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Evidence
Charleston School of Law
Beckman, Sydney Aaron

I. Introduction
A. Federal Rules of Evidence §606(b)—Inquiry into Validity of Verdict or Indictment:
1. When validity of verdict is in question, juror may not testify about any element of deliberation except as to whether extraneous prejudicial information was improperly brought to jury’s attention or whether outside influence improperly brought affected a juror.
2. Testimony of juror for these purposes cannot contain anything juror would be precluded from testifying about.

B. Tanner v. United States (1987): Jury, Alcohol and Drugs…never a good mix!
Facts: Tanner was convicted of mail fraud. After the conviction, a juror made it known to Tanner’s attorney, by an unsolicited telephone call that several of the jurors consumed alcohol, cocaine, and marijuana during the lunch breaks at various times throughout the trial, causing them to sleep through the afternoons. Tanner submitted a declaration concerning this form a juror in support of a motion for a new trial. The district court held the declaration inadmissible under FRE 606, and denied the motion. The 11th circuit affirmed. Tanner obtained certiorari in the Supreme Court.

Holding:Allegations of mental or physical incompetence have always been treated as internal rather than external matters, and the conduct called into question here fits into that category.
EXTRINSIC V. INTRINSIC: External: Newspapers, TV reports, independent investigations, bailiff’s comments, bribes. Internal: mental & physical

II. General Principles of Relevance:
A. Probativeness and Materiality:
1. Rule 401—Definition of “Relevant Evidence” has a tendency to make the existence of any fact that is of consequence to the determination of the action more probable or less probable that it would be without the evidence.
a. 2 Factors:
(1)Must be material—it must bear on a “fact that is of consequence to the determination of the action.”
(2)Evidence must be probative of a material fact. Must have a “tendancy to make the existence of that fact more probable or less probable that it would be without the evidence. LOGICAL relevance.
b. Probative means that the evidence would tend to increase or decrease the probability that the Δ is guilty.
c. Evidence will come in as long as no one objects.
d. Just b/c you can object to relevancy don’t unless it effects your case.
2. Rule 402—Relevant Evidence Generally Admissible; Irrelevant Evidence Inadmissible:
a. Establishes that basic principle that evidence that is not relevant is not admissible, while most evidence that is relevant is admissible).

3. Materiality:
a. U.S. v. James (1999): Jaylene’s Gotta Gun!!!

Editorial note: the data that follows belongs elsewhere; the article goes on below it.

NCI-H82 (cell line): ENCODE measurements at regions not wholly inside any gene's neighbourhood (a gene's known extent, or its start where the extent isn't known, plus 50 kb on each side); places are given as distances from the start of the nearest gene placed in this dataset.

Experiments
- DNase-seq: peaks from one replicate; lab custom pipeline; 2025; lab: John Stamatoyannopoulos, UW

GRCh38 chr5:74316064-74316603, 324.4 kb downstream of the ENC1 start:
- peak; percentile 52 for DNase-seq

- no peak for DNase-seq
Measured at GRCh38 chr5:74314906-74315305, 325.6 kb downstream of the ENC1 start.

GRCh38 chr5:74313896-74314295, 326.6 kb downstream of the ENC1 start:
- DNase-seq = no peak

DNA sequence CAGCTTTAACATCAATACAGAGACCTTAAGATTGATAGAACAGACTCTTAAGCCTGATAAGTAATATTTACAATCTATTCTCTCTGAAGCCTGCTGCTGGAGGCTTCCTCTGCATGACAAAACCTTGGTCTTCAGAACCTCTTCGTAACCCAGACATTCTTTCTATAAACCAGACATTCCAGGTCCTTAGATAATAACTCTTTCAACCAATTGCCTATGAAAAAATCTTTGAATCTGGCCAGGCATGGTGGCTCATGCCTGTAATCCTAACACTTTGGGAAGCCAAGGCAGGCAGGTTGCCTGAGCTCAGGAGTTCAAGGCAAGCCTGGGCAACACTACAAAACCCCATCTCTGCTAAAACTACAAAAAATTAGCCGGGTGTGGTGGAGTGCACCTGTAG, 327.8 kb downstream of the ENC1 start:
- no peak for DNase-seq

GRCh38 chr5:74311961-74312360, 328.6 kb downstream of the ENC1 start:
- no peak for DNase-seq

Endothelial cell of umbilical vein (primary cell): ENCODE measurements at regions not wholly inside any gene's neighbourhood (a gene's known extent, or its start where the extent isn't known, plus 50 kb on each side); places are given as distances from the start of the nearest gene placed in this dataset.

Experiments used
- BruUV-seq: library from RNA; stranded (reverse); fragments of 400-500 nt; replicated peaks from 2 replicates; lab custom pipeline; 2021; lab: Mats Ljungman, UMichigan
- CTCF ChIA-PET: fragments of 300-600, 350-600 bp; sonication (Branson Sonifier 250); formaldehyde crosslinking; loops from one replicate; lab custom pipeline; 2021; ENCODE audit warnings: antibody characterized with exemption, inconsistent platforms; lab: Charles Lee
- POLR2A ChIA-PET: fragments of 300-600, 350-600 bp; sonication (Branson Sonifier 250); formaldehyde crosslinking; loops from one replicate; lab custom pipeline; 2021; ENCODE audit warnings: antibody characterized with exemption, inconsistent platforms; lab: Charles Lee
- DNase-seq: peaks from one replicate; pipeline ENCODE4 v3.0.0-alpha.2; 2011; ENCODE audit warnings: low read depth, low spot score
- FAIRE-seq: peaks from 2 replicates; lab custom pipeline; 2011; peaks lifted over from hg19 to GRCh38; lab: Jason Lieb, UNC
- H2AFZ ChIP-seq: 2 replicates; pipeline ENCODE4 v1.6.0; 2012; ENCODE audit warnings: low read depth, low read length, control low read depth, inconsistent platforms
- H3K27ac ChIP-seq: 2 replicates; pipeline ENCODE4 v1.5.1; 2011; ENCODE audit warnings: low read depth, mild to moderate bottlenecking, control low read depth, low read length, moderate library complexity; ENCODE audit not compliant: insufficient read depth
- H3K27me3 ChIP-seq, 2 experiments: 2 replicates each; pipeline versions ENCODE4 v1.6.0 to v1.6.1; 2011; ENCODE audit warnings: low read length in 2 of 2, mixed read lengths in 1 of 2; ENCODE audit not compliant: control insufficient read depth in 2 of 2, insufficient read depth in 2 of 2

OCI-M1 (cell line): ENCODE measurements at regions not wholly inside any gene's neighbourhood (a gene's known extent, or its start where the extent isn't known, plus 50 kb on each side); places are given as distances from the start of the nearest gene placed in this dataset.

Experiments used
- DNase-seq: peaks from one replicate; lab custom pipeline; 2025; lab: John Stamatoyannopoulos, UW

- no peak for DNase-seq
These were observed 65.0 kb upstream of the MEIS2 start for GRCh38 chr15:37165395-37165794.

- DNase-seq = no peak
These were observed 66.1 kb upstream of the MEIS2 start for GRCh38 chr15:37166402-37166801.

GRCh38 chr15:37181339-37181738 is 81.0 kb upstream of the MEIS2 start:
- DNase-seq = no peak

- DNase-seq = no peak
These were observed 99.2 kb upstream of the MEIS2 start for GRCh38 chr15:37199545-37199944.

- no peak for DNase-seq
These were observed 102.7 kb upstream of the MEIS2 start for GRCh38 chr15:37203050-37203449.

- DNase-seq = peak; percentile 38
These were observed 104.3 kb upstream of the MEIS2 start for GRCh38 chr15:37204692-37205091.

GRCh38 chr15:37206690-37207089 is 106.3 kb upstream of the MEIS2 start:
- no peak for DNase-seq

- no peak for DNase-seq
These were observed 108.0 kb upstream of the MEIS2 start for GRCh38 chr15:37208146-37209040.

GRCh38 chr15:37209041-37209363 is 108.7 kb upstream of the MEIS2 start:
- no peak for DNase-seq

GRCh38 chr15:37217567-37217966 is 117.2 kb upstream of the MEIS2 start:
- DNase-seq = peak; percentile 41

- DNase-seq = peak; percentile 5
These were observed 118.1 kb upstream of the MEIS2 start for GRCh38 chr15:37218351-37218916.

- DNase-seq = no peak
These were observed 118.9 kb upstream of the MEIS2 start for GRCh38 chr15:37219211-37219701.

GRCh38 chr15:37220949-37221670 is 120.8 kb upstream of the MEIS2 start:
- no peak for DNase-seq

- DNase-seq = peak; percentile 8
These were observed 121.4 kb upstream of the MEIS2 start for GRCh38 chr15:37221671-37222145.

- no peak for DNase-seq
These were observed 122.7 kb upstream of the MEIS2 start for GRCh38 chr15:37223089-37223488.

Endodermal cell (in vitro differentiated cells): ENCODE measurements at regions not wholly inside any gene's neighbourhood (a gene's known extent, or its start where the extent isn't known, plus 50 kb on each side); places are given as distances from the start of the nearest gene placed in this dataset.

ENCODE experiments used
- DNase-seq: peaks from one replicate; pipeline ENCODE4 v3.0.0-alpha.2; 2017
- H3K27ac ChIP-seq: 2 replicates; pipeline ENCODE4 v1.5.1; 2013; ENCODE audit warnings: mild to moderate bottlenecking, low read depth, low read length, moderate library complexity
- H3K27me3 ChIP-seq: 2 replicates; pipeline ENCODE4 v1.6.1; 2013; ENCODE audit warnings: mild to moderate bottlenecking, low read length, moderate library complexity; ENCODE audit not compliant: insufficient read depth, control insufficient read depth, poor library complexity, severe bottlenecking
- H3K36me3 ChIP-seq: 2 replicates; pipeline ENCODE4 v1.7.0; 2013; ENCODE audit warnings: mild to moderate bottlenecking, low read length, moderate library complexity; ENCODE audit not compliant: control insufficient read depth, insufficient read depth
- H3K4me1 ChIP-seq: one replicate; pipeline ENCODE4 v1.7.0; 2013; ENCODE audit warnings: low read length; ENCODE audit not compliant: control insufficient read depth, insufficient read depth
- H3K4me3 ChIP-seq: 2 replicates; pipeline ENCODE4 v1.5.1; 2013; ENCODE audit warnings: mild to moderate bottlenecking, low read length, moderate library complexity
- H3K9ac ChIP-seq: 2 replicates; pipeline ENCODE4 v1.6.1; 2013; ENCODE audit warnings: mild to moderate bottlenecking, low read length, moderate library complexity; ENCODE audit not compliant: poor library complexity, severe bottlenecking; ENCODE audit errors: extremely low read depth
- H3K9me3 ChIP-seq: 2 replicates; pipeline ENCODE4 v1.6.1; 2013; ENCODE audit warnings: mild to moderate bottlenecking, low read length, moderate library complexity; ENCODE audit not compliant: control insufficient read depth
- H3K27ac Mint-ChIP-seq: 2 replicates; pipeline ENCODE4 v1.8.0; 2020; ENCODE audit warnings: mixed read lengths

Rule: Documentary records are admissible to corroborate testimony to bolster credibility even when the testifying witness being corroborated & bolstered didn’t know the contents of the records.

Facts: The jury convicted James of aiding and abetting in the manslaughter of Ogden. Extrinsic evidence (evidence not contained within the text of a document or contract, but derived from plaintiff’s testimony) excluded from trial was that her boyfriend Ogden, bragged to James about stabbing a man in the neck w/ a ballpoint pen & about robbing an elderly man by threatening to cut out the man’s eyes w/ a knife on the basis that James would not have known about the extrinsic records at the time she gave Jaylene the gun.

Holding: Court reversed stating that the trial judge didn’t allow the admission of documentary records which would have corroborated James’s testimony, validated her fears of Ogden’s violent nature (her believing he was violent was at issue since her

very piece of evidence must meet this test.
b) Permits exclusion of otherwise relevant evidence, but is at judge’s discretion and is reviewable on appeal only for abuse of discretion.
c) Very liberal rule—favors admission of evidence because probative value must be substantially outweighed by unfair prejudice.

b. State v. Bocharski (2001): Trailer Park Trash
Rule: While gruesome photographs of victims & manner of death may certainly be relevant in a murder trial, not every photo is admissible if its purpose is merely to inflame or outrage the jury & prejudice the defense.

Facts: Bocharski appealedburglary & murder convictions & a capital sentence of Freeda Brown (elderly woman) due to the photographs of the 16 stab wounds to Brown’s head because their prejudicial value substantially outweighed their probative value. Brown was found dead in her trailer after Bocharski made comments about how he wished God would end her suffering. Police couldn’t locate Bocharski’s knife that Suski had given him as a present & never found the murder weapon, but arrested Bocharski.

Holding: Court affirmed, but would have reversed and remanded for new trial if the photos had inflamed the jury more. Harmless, not harmful; therefore, did not affect verdict.

Beckman Questions: 403: discretionary rule that allows a trial judge to exclude evidence if the danger of unfair prejudice to defendant outweighs its probative value.